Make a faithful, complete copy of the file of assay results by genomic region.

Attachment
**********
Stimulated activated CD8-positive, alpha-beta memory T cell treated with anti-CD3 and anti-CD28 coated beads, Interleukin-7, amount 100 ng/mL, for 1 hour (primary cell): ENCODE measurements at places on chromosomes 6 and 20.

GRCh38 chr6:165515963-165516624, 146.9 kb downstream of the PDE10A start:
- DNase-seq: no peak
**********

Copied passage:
Stimulated activated CD8-positive, alpha-beta memory T cell treated with anti-CD3 and anti-CD28 coated beads, Interleukin-7, amount 100 ng/mL, for 1 hour (primary cell): ENCODE measurements at places on chromosomes 6 and 20.

GRCh38 chr6:165515963-165516624, 146.9 kb downstream of the PDE10A start:
- DNase-seq: no peak